The Legion of Extraordinary Dancers (LXD) is a fine showcase for a number of very talented performers. Unfortunately, it is also a narrative mess desperately in need of a cohesive approach and singular vision.
The core concept of The LXD is absolutely fascinating and is what drew me to the series in the first place. The idea of incorporating dance sequences into films is nothing new. Series creator Jon Chu is especially aware of this since he also helmed the second and third entries in the Step Up film series. While those movies featured plenty of sharp moves, The LXD attempts to take the idea of a dance flick to its next evolutionary stage. Dance is no longer a diversion or break from the central narrative. Here, dance is the narrative. Plot points are communicated and thematic elements explored through the use of meticulous choreography in a modern context.
In Chu's vision, that modern context is the superhero tale. He envisions two groups at war: the LXD and the Alliance of the Dark. The Alliance in turn is made up of two villainous sub-groups: Organization X (the Ox) and the Umbras. Members of both groups have one thing in common. They can all dance like the dickens. In fact, they can use their moves to harness a special force known as the Ra. Where other films have viewed the 'dance off' as an excuse for silliness, here it is the deciding factor in every skirmish between the forces of good and evil.
Okay, so I admit that the idea of dancing superheroes is a bit goofy. With that said, I had no problem jumping into the universe of the LXD. This is largely due to the fact that the fantastical elements of the plot are still presented with a touch of realism. Characters don't generate pop and lock fireballs or fire pelvic thrust lasers to vanquish their enemies. The Ra is still manifested as a physical force in the real world. Its kinetic impact is noticeable but never exaggerated. I give Chu a great deal of credit for making the power of dance as believable as X-ray vision or retractable adamantium claws.
The rest of the credit for this enterprise goes to the choreography team of Harry Shum, Jr. and Christopher Scott (with an assist from Galen Hooks) and their massive cast of dancers. They present so many styles of dance with such a high degree of confidence that the whole venture feels like a non-stop celebration of the human body in motion. Everyone will have their favorites among the dancers and so do I. The robotic stylings of Chad "Madd Chadd" Smith and the breezy control of Shum, Jr. are consistently impressive.
Having lavished so much praise on the performers and the central concept, it's time for my own (decidedly non-adamantium) claws to come out. A killer idea is hard to appreciate when its execution is all over the place. Since this was first presented to the world as a web series (of 20 individual short episodes), perhaps continuity and consistency just weren't major concerns. What may work for a few minutes at a time quickly becomes tiresome in its scattershot approach when viewed at length. Plot points crop up only to be abandoned completely or are revisited after they have been rendered irrelevant.
The 'anything goes' aesthetic even extends to the visual feel of the project. Characters move from high school gyms to abandoned warehouses and submarines before having a grand finale in a Wild West saloon as if it's the most natural thing in the world. I assure you, it's not. The series has at least 5 directors and it shows. The lack of real focus prevents the project from succeeding on any sort of narrative level. There is a subplot featuring "Madd Chadd" and his struggle with a shades-of-grey villain that could have been compelling but is ultimately lost among the crowd of less interesting characters and their trivial back stories. Also, please don't get me started on the incredibly annoying interstitials featuring Roger Aaron Brown. His charisma and gravity can't help him get past the leaden speeches that are shoved down his throat.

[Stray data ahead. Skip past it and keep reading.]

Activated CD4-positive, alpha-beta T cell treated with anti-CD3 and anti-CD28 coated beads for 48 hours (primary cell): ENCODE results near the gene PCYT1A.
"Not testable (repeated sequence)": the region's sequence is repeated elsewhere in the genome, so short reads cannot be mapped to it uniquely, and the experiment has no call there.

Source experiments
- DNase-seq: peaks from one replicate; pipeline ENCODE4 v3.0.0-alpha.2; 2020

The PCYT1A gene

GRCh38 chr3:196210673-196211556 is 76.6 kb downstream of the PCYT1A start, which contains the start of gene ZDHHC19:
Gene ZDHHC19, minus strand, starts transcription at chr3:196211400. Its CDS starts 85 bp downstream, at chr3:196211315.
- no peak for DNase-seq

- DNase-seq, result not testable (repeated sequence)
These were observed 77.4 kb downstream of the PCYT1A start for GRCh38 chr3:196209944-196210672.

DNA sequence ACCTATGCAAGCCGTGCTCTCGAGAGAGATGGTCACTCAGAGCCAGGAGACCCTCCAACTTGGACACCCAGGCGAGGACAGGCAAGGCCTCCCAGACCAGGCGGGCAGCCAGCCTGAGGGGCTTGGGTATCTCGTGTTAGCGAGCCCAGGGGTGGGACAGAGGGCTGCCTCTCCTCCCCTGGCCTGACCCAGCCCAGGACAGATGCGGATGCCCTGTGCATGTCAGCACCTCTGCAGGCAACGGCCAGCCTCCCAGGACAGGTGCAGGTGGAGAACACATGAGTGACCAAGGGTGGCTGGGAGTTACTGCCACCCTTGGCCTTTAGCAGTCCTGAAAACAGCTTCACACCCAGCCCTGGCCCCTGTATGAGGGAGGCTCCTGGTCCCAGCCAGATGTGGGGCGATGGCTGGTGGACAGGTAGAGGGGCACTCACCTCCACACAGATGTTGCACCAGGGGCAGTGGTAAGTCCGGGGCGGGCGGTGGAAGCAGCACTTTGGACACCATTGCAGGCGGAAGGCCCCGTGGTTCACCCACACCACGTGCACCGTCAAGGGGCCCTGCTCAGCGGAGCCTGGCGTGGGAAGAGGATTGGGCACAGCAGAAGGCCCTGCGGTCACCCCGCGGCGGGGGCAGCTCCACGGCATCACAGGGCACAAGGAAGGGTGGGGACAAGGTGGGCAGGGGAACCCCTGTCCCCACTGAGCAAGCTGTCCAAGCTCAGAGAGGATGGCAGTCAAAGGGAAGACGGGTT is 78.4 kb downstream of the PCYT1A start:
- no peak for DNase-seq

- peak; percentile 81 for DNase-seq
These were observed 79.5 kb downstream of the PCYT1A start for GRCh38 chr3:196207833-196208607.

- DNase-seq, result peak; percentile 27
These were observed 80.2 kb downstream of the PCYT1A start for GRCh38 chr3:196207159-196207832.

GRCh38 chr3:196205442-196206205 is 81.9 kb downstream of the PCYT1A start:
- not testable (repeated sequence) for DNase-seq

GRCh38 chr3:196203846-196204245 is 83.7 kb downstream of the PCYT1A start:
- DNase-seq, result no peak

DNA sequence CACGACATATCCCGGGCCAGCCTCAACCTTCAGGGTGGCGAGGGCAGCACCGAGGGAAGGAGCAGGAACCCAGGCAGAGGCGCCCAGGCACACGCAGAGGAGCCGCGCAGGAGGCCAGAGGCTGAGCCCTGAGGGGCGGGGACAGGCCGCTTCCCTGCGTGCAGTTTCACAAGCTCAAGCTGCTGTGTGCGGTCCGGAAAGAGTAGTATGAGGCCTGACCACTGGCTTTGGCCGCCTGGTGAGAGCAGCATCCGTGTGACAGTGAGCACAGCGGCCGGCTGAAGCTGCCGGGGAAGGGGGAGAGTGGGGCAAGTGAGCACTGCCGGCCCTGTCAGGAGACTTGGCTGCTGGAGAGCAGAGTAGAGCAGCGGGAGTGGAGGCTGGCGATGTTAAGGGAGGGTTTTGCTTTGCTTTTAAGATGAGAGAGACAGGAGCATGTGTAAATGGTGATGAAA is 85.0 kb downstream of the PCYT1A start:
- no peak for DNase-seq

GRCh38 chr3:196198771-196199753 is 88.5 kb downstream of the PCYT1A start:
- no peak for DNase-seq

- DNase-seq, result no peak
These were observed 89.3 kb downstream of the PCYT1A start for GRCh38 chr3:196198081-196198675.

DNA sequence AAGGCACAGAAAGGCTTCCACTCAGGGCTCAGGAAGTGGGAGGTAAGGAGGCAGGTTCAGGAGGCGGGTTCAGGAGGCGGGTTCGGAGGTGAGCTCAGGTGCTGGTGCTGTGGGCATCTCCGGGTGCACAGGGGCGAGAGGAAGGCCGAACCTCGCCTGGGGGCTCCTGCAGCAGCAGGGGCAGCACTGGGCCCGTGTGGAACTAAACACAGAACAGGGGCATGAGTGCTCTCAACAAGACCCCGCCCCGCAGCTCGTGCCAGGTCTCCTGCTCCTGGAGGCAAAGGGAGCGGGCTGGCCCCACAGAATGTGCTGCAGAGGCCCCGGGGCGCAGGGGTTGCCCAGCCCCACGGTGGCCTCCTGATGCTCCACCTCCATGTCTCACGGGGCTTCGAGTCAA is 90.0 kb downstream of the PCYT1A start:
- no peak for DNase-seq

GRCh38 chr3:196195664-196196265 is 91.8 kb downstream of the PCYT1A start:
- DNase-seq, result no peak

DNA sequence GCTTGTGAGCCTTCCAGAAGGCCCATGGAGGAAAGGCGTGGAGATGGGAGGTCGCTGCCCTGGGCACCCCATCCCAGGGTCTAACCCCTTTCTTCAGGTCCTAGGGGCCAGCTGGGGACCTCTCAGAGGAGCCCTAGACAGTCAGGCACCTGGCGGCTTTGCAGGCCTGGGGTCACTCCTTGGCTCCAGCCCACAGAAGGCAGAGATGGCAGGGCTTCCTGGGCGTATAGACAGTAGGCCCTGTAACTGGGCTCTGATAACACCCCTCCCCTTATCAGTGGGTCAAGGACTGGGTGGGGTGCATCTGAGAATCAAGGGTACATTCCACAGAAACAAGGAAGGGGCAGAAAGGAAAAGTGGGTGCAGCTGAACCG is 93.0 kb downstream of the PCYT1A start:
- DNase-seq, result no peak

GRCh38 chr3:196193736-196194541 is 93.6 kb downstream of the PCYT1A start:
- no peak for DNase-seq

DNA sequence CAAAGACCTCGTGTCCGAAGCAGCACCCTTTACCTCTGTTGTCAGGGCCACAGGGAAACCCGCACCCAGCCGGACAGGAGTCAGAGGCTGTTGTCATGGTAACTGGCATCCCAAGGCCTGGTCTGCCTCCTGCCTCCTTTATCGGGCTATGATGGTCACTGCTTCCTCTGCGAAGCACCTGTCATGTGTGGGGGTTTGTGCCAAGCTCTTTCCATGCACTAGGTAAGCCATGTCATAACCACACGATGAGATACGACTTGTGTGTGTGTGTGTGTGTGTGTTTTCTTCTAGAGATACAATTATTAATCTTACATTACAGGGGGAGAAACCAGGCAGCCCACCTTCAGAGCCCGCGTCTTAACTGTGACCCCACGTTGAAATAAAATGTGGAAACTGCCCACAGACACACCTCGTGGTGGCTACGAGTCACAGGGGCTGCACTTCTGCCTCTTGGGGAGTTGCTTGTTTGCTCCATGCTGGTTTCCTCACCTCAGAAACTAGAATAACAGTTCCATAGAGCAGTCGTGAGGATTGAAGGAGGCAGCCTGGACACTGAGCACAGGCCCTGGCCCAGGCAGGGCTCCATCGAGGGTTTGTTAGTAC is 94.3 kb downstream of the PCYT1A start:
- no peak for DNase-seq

This release only represents the first two seasons of the web series. Apparently at least one more season has been produced and is awaiting consumption. I really hope Chu and his band of directors can get behind a singular vision for the project in the future. As it stands, The LXD is a decent showcase for the dancers involved but they deserve something unforgettable.
The anamorphic widescreen image was presented with sufficient clarity. I didn't notice any obvious visual defects although a few of the darker shots were a bit lacking in shadow detail. Given the project's web based origins, I found the presentation to be above average.
The audio was presented in a Dolby Digital 5.1 Surround mix. It shouldn't come as a surprise that the mix fared very well during the dance sequences as the music filled out the entire soundstage quite nicely. During purely dialogue driven scenes, the rear surrounds were used sparingly. English, French, Spanish and Portugese subtitles were available.
The only extra on this release is The LXD: Building The Legion (12:05). This short featurette gives us interviews with the directors and cast of the series. There is some discussion of the tale that is supposed to range from the 1920s to the year 3000. We also cover some ground regarding the varied stylistic and visual approaches. I would have appreciated some more footage of the choreographers coming up with the crazy moves on display but that may have to wait until the next release.
If you want to witness a bunch of talented dancers working it out on screen, then The LXD is exactly what you are looking for. If you want a series that builds in a meaningful way with interesting characters and adopts a consistent visual and thematic approach along the way...well, keep looking. Series creator Jon Chu and his crew have come up with a fascinating concept that falls short of being anything other than eye candy. With more seasons coming our way, hope springs eternal. Rent It.